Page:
Hola! I am back from Mexico City and am happy to report that it was a fabulous experience. If you missed my earlier blog post, I was invited to participate in the literature track of the 25th annual Festival de Mexico en El Centro Historico. Six writers were invited, all associated with speculative fiction. We were asked to give a presentation on our personal relationship with science fiction, and to participate in a round table discussion with a moderator.

My husband accompanied me, and from our arrival on Sunday afternoon, to our departure on Friday, we enjoyed the company of gracious hosts and attentive audiences, while also having some time on our own to do a little exploring.

First, I have to say that prior to leaving I reached a point where I stopped telling people where I was going, because the common reaction was “Oh, but what about the crime?” with some concern also for the terrible conditions, the pollution. Well, I can happily report that the pollution was no worse than Los Angeles, and that I did not see criminal gangs waiting at the airport to assault tourists. Mexico City is of course a vast metropolis, and like any big city I’m sure there are parts anyone would want to avoid. But the historic district and the neighborhoods we visited along Avenue Reforma were lovely, and we did lots of walking.

I suppose in Europe it’s a common experience to see new buildings standing next to those that are hundreds of years old, but that’s not the case in much of the USA and certainly not in Hawaii, so I was continuously impressed by the cathedrals and other structures; by the sheer evidence of history that was everywhere.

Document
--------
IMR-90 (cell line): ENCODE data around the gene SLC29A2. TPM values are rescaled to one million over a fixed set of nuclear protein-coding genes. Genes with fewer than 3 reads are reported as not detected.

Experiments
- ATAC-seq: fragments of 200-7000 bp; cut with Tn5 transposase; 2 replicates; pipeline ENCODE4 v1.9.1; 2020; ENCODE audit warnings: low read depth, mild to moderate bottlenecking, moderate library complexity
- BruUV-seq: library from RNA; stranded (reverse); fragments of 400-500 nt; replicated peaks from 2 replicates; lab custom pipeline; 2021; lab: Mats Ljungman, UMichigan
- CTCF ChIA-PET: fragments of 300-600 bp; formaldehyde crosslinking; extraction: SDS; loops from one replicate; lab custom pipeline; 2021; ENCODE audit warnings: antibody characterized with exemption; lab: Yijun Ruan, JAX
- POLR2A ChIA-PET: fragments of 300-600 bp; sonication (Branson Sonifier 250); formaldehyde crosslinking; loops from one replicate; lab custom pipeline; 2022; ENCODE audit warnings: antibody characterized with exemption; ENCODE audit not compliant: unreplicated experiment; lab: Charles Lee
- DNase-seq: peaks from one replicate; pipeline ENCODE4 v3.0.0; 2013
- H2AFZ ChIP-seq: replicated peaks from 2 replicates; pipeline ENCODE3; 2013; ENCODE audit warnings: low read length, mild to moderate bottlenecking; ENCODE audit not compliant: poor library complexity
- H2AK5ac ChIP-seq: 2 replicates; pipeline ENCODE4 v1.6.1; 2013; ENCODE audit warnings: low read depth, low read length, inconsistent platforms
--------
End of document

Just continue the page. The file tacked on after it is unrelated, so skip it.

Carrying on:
This is also a city where people read. On the “block of bookstores” there was one bookstore after another, and there were magazine stands every couple of blocks along the sidewalks.

Attendance at our literary presentations was a little slim on the first day, but after that the audiences were impressive, and very attentive to what we had to say. All the writers spoke in English (we were Americans or Brits) but there was a translator relaying our words in Spanish. Questions were taken from the audience, and we were able to hear an immediate translation via headphones. Of course many members of the audience asked their questions in English.

The other writers were Christopher Priest, M. John Harrison, Chris Nakashima-Brown and Mark Dery, with Bruce Sterling joining us on Wednesday and Thursday. All were extremely pleasant to talk with, and we enjoyed several nights of conversation in the hotel bar, joined at times by Mexican writers such as Pepe Rojo, Bernardo Fernandez Bef, and our host Mauricio Montiel.

A few pictures:

Christopher Priest, M. John Harrison, Linda Nagata, Chris Nakashima-Brown, Mark Dery

Christopher Priest, M. John Harrison, Linda Nagata, Chris Nakashima-Brown, Mark Dery



Friday, March 6th, 2009

Twitter has been much in the news lately. I opened up an account back in May with my daughter’s encouragement, used it for a few days, then allowed it to languish–a well-known behavioral pattern, certainly. At any rate, I took it up again several weeks ago, and have been enjoying it. For me, it serves much the same purpose as Mrs. Weasley’s clock.

For those who read Harry Potter, this needs no explanation, but for those who don’t, Mrs. Weasley is a character who possesses a wall clock with many hands, one for each member of her immediate family. The hands point out the current location of each individual, or whether they are in danger (“mortal peril”). For me, Twitter is something like that. As people “tweet” you can see at a glance that they are accounted for, that things are going all right (or not), and get an idea of what is going on in their day.